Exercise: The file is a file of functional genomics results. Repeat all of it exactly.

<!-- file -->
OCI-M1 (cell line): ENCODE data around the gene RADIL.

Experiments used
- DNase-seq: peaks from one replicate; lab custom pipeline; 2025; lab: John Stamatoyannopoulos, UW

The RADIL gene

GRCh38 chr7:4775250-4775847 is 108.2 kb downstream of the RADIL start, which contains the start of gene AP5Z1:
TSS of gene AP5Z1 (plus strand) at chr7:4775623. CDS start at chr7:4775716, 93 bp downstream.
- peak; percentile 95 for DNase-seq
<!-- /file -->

OCI-M1 (cell line): ENCODE data around the gene RADIL.

Experiments used
- DNase-seq: peaks from one replicate; lab custom pipeline; 2025; lab: John Stamatoyannopoulos, UW

The RADIL gene

GRCh38 chr7:4775250-4775847 is 108.2 kb downstream of the RADIL start, which contains the start of gene AP5Z1:
TSS of gene AP5Z1 (plus strand) at chr7:4775623. CDS start at chr7:4775716, 93 bp downstream.
- peak; percentile 95 for DNase-seq